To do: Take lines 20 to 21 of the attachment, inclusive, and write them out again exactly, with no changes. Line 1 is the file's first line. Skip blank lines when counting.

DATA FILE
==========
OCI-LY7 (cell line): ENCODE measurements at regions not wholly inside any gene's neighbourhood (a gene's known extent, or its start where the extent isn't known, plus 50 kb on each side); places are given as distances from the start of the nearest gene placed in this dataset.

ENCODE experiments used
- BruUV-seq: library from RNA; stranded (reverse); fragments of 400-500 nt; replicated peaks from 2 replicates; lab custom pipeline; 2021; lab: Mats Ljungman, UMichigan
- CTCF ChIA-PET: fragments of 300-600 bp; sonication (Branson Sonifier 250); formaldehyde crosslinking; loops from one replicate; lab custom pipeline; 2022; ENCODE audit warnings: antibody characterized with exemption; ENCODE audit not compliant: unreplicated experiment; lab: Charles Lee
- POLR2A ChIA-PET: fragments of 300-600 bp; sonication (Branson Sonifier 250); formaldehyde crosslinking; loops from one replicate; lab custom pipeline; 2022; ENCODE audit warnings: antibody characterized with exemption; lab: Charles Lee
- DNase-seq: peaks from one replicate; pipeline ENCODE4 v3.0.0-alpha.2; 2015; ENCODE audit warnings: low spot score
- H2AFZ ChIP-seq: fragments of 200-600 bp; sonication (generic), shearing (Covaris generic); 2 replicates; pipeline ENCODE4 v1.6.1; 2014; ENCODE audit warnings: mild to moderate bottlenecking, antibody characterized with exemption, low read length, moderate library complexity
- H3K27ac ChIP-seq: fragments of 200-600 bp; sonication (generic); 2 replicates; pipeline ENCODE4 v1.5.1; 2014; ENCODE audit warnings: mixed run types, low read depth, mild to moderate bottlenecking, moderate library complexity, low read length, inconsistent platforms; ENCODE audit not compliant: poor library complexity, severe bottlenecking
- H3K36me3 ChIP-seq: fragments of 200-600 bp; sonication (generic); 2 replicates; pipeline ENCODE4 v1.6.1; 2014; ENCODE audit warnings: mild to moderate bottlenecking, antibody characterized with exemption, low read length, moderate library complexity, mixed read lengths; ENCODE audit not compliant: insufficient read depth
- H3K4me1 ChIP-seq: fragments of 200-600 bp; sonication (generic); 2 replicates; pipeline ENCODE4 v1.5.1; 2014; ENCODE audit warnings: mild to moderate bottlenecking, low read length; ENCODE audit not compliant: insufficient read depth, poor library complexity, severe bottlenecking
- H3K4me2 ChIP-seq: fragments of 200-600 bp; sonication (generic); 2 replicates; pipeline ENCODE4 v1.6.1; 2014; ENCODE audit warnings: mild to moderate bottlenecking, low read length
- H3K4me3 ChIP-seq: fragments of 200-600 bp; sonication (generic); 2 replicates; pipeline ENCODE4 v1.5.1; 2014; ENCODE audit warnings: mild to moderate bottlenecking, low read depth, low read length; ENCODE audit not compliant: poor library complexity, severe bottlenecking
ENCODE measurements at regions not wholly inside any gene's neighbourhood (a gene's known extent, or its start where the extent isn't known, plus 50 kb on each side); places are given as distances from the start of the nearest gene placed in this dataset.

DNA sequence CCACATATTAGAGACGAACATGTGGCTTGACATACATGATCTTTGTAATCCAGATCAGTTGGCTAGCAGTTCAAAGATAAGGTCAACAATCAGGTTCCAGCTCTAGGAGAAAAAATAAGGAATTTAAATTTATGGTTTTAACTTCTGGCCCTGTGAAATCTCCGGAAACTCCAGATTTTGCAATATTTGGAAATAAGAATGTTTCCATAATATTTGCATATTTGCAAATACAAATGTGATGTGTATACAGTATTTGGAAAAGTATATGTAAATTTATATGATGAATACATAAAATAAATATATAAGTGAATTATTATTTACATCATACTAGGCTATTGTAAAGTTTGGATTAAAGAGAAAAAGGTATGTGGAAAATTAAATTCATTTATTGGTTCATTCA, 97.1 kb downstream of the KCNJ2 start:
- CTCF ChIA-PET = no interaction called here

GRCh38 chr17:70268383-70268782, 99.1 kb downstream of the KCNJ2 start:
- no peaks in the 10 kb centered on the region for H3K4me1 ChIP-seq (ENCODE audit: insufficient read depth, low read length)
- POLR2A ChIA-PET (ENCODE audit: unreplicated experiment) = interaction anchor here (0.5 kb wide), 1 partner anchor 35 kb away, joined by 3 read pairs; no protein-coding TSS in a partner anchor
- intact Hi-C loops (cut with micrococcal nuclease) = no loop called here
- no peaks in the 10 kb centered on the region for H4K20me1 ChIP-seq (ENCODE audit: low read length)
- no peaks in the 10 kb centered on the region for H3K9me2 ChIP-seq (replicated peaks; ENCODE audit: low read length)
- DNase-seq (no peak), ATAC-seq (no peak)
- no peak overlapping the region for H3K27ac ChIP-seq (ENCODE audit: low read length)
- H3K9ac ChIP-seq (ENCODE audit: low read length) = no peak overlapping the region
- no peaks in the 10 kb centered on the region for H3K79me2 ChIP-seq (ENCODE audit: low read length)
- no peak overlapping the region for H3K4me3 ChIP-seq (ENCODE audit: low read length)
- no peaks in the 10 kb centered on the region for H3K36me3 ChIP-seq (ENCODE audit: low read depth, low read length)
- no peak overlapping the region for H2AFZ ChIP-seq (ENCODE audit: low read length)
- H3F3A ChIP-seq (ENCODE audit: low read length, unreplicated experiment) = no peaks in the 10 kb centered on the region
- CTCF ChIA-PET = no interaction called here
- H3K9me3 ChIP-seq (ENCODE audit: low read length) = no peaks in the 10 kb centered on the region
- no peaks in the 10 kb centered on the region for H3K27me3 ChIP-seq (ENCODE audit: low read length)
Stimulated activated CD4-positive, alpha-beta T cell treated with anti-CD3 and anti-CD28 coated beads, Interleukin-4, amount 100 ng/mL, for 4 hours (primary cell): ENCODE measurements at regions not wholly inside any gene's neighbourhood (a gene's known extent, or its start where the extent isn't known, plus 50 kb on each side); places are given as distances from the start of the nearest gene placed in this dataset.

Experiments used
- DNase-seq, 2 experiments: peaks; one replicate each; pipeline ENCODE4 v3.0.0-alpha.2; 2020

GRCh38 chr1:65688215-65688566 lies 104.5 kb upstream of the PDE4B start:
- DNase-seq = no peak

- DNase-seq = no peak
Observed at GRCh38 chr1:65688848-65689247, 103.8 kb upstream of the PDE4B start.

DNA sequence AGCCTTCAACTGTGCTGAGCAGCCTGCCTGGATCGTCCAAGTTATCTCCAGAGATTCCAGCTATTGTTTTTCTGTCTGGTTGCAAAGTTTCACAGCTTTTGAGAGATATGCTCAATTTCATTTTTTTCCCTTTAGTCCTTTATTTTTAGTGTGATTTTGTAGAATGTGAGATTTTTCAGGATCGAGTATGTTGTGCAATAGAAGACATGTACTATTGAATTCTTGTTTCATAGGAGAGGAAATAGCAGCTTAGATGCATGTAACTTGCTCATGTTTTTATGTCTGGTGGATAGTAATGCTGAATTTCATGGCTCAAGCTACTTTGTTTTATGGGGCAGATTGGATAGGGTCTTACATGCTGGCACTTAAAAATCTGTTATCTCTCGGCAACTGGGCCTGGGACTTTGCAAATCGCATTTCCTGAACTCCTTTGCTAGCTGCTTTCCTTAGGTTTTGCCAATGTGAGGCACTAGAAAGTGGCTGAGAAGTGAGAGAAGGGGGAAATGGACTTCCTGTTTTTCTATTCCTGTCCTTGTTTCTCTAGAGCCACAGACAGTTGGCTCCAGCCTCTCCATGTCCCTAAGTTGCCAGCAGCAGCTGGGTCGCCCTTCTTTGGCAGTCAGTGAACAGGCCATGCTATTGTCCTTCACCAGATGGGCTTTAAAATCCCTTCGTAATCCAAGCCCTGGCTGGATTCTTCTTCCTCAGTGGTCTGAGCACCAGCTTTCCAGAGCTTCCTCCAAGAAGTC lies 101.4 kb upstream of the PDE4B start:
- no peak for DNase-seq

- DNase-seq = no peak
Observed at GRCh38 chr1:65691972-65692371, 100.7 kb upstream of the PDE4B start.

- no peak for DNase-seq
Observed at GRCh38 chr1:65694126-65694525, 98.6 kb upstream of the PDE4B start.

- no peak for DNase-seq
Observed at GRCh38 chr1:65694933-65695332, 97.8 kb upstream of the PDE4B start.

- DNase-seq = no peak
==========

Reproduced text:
- no peaks in the 10 kb centered on the region for H4K20me1 ChIP-seq (ENCODE audit: low read length)
- no peaks in the 10 kb centered on the region for H3K9me2 ChIP-seq (replicated peaks; ENCODE audit: low read length)